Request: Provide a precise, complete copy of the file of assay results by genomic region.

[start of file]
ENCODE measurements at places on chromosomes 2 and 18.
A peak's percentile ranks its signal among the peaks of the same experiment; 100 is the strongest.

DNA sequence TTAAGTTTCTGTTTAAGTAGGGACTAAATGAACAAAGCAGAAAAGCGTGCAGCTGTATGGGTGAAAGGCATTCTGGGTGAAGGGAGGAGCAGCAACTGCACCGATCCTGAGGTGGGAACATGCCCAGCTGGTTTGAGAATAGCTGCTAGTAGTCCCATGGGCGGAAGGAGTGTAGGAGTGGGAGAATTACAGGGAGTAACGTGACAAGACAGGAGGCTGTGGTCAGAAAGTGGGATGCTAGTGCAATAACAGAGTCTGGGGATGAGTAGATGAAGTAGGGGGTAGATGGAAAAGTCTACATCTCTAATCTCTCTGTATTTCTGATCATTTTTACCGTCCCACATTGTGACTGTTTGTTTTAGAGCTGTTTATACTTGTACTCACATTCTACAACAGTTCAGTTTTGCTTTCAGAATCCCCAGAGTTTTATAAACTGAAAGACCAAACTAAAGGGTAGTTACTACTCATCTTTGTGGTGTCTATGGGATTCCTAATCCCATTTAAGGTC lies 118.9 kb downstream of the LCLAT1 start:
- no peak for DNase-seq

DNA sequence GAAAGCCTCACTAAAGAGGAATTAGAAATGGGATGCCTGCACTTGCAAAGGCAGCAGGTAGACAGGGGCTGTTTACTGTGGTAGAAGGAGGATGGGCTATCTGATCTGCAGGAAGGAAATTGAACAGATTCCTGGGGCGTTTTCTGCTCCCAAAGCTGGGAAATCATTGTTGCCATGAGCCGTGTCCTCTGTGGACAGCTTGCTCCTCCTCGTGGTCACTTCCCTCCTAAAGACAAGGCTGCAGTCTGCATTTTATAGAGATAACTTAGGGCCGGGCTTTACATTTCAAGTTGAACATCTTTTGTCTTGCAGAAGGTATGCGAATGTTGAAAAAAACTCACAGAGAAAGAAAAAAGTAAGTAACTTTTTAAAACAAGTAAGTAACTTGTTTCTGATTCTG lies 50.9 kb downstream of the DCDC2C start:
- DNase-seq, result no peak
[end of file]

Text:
ENCODE measurements at places on chromosomes 2 and 18.
A peak's percentile ranks its signal among the peaks of the same experiment; 100 is the strongest.

DNA sequence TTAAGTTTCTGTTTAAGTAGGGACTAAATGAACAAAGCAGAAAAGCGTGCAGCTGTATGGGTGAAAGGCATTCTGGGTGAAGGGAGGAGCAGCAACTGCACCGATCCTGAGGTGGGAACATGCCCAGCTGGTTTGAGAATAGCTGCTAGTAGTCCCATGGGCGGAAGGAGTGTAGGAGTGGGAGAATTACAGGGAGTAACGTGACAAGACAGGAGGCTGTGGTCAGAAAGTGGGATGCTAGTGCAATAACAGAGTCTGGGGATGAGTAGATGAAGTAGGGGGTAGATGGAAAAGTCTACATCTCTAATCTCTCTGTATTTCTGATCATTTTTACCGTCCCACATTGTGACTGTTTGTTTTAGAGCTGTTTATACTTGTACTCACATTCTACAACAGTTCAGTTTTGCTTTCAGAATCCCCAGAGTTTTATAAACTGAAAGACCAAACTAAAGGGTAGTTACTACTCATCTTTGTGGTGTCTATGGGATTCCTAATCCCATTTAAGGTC lies 118.9 kb downstream of the LCLAT1 start:
- no peak for DNase-seq

DNA sequence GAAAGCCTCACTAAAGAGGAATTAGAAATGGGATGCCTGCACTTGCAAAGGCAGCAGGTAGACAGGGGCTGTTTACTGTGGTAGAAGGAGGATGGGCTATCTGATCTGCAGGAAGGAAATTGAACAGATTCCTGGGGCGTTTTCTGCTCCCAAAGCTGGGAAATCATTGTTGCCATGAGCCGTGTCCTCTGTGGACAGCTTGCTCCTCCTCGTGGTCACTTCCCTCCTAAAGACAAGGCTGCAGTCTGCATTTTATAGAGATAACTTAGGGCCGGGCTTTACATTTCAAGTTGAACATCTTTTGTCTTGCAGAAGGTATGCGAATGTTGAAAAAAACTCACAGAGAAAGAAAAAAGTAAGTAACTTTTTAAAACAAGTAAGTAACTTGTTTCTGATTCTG lies 50.9 kb downstream of the DCDC2C start:
- DNase-seq, result no peak